What is a Digital Workplace? Actually, the Digital Workplace has been with us for quite a while. It had its earliest beginnings when business applications replaced clerks and ledgers, when email replaced interoffice memos. The digital workplace has constantly evolved though the years with the adoption of intranets and extranets for communication and collaboration, and the use of knowledge repositories to capture intellectual capital. It continues to evolve today with telephones being replaced by voice over IP capabilities through unified communications, and more recently with disruptive technologies like mobile, social, and consumer-like apps being embraced by business. The digital workplace essentially replaces the physical tools of business with their electronic counterparts.

Next, let’s define a relatively new concept, the Digital Workspace. Although business has been operating in the digital workplace for some time, what is changing is how those tools and capabilities are made available to employees, or more accurately, how they are tailored to create the employee’s personal Digital Workspace.

The employee’s workspace must be driven by a strategy that guides where and how their applications and tools are delivered and used. Just a few years ago, the traditional workspace usually consisted of one device, a PC, with a standard corporate image used by everyone. However in today’s environment with workers’ use of multiple devices such as smart phones, tablets, as well as the PC, coupled with the popularity, ease, and convenience of consumer apps, workers are demanding a new, more flexible workspace. Technologies like Office 365, Dropbox, and a multitude of applications available through public and private clouds are gaining a significant market share in terms of defining the enterprise digital workspace.

At its core, this new, flexible workspace is about people: providing and managing the technologies, often packaged in a virtual wrapper, that supports the ability to untether the execution of one’s ‘job’ from the physical and temporal constraints of using a single work PC. The outcomes of this new digital workspace are productivity and employee engagement. Research, analysis, decision making, collaboration, sharing, connection, and all of the duties that define one’s job can be accomplished anytime, anywhere. Since a workspace is ultimately about people, a successful implementation must be built on a strategy that first defines personas to group and align capabilities to workers’ needs and then deliver those capabilities to meet workers’ expectations.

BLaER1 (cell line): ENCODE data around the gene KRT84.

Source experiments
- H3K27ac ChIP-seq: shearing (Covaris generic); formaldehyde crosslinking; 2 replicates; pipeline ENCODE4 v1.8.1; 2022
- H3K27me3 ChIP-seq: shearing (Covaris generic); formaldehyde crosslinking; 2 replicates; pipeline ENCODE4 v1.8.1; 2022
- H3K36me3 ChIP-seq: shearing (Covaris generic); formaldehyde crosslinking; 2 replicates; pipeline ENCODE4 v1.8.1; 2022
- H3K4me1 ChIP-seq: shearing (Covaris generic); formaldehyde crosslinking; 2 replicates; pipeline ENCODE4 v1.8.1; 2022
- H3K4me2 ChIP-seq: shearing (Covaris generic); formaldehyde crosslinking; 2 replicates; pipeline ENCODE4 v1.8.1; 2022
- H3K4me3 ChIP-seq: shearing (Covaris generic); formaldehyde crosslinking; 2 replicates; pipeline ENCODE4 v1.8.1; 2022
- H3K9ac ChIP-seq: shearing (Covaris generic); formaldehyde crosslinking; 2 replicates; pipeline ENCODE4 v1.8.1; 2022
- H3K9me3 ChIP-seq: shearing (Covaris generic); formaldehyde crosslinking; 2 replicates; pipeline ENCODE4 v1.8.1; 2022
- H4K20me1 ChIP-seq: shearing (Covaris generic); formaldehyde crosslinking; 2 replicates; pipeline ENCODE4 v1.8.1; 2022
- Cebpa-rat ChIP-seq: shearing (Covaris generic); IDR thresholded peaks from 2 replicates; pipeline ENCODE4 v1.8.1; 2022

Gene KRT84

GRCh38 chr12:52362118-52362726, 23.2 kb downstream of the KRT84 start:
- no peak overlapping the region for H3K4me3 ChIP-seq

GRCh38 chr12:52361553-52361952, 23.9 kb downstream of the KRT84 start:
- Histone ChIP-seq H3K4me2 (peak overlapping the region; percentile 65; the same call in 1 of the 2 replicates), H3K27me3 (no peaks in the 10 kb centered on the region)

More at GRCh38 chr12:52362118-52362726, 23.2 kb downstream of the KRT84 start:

Finally, what is Social Business? Social is one of those disruptive technologies that has made its way from our personal lives into the business world. Social business is about people: collaborating with co-workers, clients, and partners, transparently sharing knowledge and ideas (in real time), and communicating or connecting with others on a person to person level. To be truly successful and provide value, social business must be integrated with the daily workflow and habits of each employee. Certainly there is technology involved to facilitate this collaboration, sharing, and connection, but it’s who uses it and how it’s used, that drives business value.

With these definitions in mind, let’s consider the role of social business in the digital workplace and how it is actualized in the digital workspace. In our definitions we have noted a common denominator that focuses both on people, and their interaction with one another, to get work done. In the traditional workplace, people worked at their desk or in their office, communicated and collaborated in meetings, in offices and hallways, or used email and a desk phone during their daily 9:00 to 5:00 routine.

However, to be competitive and to attract and retain the right talent in today’s world demands a different paradigm. It demands an approach and capability that supports how people need to work, when they need to work, where they need to work, and often with the tools, technologies, and functionality used in their personal life outside of work.

Social business satisfies these requirements by providing a digital channel to easily collaborate, share, and connect without limit to physical location or being bound by time. Social newsfeeds allow you to pose questions to a global community and readily share information with your colleagues. Communities allow you to connect, collaborate, ideate, and learn from others with like interests and professional goals. Profiles and presence (chat, video and on-screen sharing) allow you to quickly find, connect and collaborate with knowledgeable resources that can help you accomplish your goals. More and more, people use these social technologies and capabilities in their personal life and they expect to use similar capabilities in their professional life as well.

In summary, the new digital workspace provides a tailored, agile environment to deliver the people-centric tools and technologies demanded in today’s business economy. Social business, as a key capability of that digital workspace provides the engine to drive innovation, agility, and competitive advantage by tapping in to our creative energies fueled by our human social nature.

Source: NASSCOM

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